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Unique Process Challenges Shadow New LTO Feedstock Sources

Significantly less sulfur production is seen with processing LTO feedstocks.

Significantly less sulfur production is seen with processing LTO feedstocks.

In spite of oil prices falling below $60 per barrel as of mid-December and numerous upstream energy companies already announcing lay-offs in 2015, long-term energy demand will explode. Even with energy conservation and efficiency improvement programs, all forms of energy (nuclear, solar, geothermal, hydrogen, oil & gas, etc.) will be required. According to ExxonMobil’s energy outlook for 2015, there will be a 35% increase in global demand for energy by 2040, and the number one energy source through 2040 and beyond will be oil.

World population growth is expected to approach 10 billion by 2030, according to the Brookings Institute. Population growth is directly tied to energy growth. William M. Colton, an executive at ExxonMobil, said this at a presentation earlier in December that population growth would continue for decades and cause energy demand to rise.

What’s more important to consider is that half of the demographic (5 billion) will be “middle class.” This unprecedented growth in affluence will require that all forms of energy need to be exploited to supply energy and produce conventional fuels. In parallel, the downstream refining and petrochemical industry in the U.S. will have unprecedented opportunities to access North American crudes.

With cheap feedstocks come low energy and hydrogen costs, and the flexibility to expand monetization opportunities ranging from fuel exports to production of petrochemical derivatives, including polymers, elastomers, plastics, etc. However, refiners who already have experience processing unconventional crudes, including light tight oils (LTOs), know too well about the accompanying processing and operational challenges. Nonetheless, LTO production in the U.S. will increase dramatically at the same time that light sweet crude production in the Middle East could also replace heavy Arab crude.

Going forward into 2015, cheap feedstock costs will also benefit sluggish European refining margins. For example, with Saudi Arabia’s full scale development by mid-2016 of the Shaybah super giant oilfield, located in the country’s Empty Quarter, European and Asian refiners will have access (in theory) to 1.0 million bpd of high quality sweet crude, on par with high API gravity U.S. shale crudes and LTOs. But what is the definition of “high quality” crude within the context of refining?

New and unexpected processing and operational challenges have accompanied the introduction of every major crude that has entered the market since the 1960s (Alaskan North Slope crude, North Sea Brent, Arab Heavy, etc.). So, if demand for oil continues to increase, it goes without saying that so too will the accompanying process challenges. For example, one of the challenges with processing higher volumes of paraffinic LTOs is that major conversion units originally designed to process heavier crudes will experience underutilization of unit capacity, at a time when plant economics are driven by maximum utilization.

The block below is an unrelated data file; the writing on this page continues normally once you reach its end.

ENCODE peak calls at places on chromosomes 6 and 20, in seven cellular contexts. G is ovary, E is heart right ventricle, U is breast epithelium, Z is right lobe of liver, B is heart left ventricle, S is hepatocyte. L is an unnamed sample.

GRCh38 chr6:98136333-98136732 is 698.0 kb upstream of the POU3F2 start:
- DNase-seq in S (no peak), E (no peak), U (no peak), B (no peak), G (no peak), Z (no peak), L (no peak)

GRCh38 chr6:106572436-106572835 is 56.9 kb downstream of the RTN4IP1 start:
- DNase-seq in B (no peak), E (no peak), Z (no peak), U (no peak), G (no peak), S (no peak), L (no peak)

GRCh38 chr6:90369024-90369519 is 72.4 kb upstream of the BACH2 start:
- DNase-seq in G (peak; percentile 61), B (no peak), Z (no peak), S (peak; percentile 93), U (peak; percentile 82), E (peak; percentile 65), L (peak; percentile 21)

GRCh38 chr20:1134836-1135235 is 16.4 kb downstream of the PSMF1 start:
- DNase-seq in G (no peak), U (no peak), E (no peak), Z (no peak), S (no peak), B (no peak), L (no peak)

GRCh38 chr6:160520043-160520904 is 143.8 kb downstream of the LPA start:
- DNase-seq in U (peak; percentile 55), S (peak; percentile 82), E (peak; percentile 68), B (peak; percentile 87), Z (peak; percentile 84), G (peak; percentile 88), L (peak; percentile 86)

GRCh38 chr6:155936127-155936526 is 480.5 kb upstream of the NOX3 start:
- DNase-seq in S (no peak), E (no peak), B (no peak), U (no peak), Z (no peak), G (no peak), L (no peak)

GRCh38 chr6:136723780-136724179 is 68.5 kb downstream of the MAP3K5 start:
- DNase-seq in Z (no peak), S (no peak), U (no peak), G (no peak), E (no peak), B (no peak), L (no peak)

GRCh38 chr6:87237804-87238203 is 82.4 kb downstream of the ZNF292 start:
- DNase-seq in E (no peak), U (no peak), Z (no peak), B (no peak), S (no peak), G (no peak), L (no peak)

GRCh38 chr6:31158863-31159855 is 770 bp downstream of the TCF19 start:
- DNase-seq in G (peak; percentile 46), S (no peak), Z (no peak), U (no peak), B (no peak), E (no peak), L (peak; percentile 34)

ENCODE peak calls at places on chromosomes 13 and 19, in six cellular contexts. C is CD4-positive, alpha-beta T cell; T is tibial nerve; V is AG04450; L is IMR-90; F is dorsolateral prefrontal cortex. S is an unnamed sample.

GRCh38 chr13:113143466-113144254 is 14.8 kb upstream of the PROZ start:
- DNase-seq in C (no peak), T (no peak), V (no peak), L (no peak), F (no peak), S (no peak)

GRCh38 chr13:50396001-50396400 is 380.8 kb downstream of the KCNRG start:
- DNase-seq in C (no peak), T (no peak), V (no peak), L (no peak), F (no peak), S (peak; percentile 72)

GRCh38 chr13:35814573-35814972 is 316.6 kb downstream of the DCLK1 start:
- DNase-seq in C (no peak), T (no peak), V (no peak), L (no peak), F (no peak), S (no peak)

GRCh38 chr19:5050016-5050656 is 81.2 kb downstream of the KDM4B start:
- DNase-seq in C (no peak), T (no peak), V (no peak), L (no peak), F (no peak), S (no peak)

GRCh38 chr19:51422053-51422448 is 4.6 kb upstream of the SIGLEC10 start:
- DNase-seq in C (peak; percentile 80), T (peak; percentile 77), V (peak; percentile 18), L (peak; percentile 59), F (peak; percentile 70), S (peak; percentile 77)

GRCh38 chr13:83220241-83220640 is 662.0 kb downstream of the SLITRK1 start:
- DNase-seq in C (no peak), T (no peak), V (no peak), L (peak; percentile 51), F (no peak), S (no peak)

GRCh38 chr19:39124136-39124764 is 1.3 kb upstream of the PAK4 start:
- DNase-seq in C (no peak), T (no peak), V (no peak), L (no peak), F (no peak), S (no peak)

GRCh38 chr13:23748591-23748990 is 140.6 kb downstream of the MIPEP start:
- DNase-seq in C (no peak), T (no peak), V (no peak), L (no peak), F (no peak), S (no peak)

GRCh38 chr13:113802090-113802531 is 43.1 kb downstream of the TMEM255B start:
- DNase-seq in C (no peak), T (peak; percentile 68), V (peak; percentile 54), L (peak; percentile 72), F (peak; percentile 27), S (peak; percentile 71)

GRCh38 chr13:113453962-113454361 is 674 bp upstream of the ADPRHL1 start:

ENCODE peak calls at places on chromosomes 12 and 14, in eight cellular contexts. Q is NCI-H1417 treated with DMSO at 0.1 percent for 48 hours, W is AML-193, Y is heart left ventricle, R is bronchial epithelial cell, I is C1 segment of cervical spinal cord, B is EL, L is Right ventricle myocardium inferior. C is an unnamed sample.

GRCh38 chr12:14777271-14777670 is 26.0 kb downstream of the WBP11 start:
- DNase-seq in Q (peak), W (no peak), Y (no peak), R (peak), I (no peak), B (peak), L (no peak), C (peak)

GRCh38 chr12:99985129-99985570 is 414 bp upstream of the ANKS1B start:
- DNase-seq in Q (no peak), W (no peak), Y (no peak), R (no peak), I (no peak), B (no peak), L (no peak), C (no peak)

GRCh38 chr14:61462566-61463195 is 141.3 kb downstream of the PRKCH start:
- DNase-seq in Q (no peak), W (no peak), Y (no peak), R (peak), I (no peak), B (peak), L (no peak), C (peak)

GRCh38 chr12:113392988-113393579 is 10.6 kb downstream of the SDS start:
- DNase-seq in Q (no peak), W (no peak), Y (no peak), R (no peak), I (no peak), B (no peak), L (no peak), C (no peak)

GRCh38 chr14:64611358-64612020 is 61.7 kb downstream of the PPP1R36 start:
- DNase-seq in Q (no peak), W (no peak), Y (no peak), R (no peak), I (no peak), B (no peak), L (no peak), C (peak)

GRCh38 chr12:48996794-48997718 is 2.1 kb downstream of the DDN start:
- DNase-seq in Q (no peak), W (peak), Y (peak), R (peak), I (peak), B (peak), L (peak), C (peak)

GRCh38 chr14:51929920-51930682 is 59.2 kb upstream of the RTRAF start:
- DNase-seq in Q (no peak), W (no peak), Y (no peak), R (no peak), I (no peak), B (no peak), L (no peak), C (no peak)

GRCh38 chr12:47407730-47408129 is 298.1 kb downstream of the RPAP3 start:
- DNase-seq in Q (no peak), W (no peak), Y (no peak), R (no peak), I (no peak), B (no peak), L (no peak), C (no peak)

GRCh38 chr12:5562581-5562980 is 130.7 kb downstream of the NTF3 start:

Along with underutilization come other processing issues further complicating profitability targets when processing LTOs and other unconventional crudes. For starters, LTOs have higher pour points and as a result condense in places that are not heat traced, making it imperative for refinery maintenance and operations to maintain appropriate velocities and temperatures in heat exchangers, or else face furnace and heat exchanger fouling.

Refiners are very pleased with the overall quality of new American shale crudes and LTOs, such as much lower sulfur and nitrogen content compared to conventional crudes. However, relatively high Fe content in shale crudes have caused significant contamination problems with FCC catalysts. Less gas oil production is available from LTOs and their CCR levels are similar to heavier conventional crudes. So, It’s one thing to say that global oil and gas demand will increase and U.S. LTOs will “come to the rescue” to help meet projected demand, but it’s more problematic to figure out how to mitigate the accompanying crude blending compatibility issues and yield selectivity changes when running these shale based resources through an FCC/coker based refinery configuration.

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Posted by: The Refining Community

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